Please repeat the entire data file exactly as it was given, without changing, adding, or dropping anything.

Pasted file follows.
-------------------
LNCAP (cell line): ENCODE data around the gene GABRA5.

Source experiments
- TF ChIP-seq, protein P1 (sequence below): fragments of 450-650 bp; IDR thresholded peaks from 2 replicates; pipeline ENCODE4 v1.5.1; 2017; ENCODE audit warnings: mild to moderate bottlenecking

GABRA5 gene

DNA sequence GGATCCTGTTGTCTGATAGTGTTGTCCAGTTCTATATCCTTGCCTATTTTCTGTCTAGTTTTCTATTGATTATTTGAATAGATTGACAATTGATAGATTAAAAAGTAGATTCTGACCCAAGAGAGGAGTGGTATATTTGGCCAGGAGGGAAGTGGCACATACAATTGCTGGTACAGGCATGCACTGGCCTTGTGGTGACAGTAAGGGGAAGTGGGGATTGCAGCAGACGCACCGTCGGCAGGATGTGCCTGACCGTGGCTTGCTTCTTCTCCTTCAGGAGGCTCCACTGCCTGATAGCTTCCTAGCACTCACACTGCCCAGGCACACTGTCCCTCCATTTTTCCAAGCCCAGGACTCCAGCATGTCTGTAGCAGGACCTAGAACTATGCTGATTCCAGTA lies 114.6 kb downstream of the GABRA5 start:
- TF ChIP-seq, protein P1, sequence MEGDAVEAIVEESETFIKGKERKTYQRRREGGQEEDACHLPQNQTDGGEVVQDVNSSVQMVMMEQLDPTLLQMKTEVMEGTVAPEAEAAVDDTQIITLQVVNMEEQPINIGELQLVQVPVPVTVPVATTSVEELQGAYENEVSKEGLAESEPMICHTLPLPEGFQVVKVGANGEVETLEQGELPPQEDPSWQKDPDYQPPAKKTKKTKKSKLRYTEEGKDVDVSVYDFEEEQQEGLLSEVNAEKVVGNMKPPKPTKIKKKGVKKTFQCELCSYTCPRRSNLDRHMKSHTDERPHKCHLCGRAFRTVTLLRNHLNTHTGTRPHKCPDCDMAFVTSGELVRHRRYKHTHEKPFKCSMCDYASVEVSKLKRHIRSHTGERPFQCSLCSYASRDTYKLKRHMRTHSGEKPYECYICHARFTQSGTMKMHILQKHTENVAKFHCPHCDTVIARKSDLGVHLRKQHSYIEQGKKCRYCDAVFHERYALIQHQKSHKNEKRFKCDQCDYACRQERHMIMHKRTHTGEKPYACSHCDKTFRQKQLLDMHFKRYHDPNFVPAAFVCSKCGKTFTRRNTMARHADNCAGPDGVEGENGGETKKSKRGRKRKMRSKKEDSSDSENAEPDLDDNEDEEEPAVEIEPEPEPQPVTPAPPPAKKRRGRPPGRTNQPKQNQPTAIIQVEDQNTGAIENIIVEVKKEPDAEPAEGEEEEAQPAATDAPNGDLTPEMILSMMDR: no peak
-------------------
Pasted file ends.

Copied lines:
LNCAP (cell line): ENCODE data around the gene GABRA5.

Source experiments
- TF ChIP-seq, protein P1 (sequence below): fragments of 450-650 bp; IDR thresholded peaks from 2 replicates; pipeline ENCODE4 v1.5.1; 2017; ENCODE audit warnings: mild to moderate bottlenecking

GABRA5 gene

DNA sequence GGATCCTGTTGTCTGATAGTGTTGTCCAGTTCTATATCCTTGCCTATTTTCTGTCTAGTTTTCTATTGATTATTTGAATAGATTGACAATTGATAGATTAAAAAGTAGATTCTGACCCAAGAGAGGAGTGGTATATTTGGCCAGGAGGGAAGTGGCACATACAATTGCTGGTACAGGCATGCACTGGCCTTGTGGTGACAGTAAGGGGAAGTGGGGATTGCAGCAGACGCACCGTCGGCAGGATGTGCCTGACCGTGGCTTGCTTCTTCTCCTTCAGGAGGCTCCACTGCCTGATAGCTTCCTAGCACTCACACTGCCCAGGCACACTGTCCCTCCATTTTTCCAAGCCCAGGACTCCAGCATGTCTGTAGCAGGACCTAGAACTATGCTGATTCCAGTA lies 114.6 kb downstream of the GABRA5 start:
- TF ChIP-seq, protein P1, sequence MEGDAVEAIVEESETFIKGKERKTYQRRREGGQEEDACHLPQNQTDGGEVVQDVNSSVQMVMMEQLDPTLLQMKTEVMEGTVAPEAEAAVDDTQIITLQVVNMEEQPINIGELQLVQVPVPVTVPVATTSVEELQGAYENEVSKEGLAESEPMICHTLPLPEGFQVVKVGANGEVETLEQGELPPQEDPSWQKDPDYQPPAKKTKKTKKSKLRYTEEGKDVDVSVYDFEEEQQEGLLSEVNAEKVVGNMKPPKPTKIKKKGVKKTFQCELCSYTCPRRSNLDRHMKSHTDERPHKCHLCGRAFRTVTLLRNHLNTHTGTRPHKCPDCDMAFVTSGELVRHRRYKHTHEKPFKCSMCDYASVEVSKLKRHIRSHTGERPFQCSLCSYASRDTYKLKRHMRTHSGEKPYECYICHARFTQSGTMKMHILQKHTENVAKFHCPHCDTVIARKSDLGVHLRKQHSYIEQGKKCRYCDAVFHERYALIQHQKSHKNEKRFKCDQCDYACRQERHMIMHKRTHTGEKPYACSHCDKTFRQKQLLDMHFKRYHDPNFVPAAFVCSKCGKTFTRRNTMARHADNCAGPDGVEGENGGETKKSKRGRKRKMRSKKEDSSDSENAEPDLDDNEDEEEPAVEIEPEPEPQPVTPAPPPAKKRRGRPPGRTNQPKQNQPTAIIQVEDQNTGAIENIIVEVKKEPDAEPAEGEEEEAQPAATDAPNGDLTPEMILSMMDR: no peak